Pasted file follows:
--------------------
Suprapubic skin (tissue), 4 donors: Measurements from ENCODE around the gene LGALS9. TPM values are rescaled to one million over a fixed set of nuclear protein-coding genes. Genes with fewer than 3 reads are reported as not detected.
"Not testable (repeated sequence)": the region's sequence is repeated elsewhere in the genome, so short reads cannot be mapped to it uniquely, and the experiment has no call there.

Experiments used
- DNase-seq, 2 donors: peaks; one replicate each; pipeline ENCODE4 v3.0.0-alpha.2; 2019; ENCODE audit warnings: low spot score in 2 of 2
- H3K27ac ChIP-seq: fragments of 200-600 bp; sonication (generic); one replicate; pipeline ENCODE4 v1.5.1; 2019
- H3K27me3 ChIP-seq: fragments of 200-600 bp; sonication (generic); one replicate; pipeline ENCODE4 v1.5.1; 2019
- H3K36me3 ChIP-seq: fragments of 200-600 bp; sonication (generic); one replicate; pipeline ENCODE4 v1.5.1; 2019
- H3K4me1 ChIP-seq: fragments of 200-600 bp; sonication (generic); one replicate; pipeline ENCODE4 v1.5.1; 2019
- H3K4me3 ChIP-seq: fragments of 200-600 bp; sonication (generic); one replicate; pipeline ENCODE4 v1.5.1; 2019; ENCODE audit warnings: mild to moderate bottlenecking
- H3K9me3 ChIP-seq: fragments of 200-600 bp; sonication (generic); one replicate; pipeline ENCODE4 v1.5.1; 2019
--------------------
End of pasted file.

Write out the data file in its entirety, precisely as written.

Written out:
Suprapubic skin (tissue), 4 donors: Measurements from ENCODE around the gene LGALS9. TPM values are rescaled to one million over a fixed set of nuclear protein-coding genes. Genes with fewer than 3 reads are reported as not detected.
"Not testable (repeated sequence)": the region's sequence is repeated elsewhere in the genome, so short reads cannot be mapped to it uniquely, and the experiment has no call there.

Experiments used
- DNase-seq, 2 donors: peaks; one replicate each; pipeline ENCODE4 v3.0.0-alpha.2; 2019; ENCODE audit warnings: low spot score in 2 of 2
- H3K27ac ChIP-seq: fragments of 200-600 bp; sonication (generic); one replicate; pipeline ENCODE4 v1.5.1; 2019
- H3K27me3 ChIP-seq: fragments of 200-600 bp; sonication (generic); one replicate; pipeline ENCODE4 v1.5.1; 2019
- H3K36me3 ChIP-seq: fragments of 200-600 bp; sonication (generic); one replicate; pipeline ENCODE4 v1.5.1; 2019
- H3K4me1 ChIP-seq: fragments of 200-600 bp; sonication (generic); one replicate; pipeline ENCODE4 v1.5.1; 2019
- H3K4me3 ChIP-seq: fragments of 200-600 bp; sonication (generic); one replicate; pipeline ENCODE4 v1.5.1; 2019; ENCODE audit warnings: mild to moderate bottlenecking
- H3K9me3 ChIP-seq: fragments of 200-600 bp; sonication (generic); one replicate; pipeline ENCODE4 v1.5.1; 2019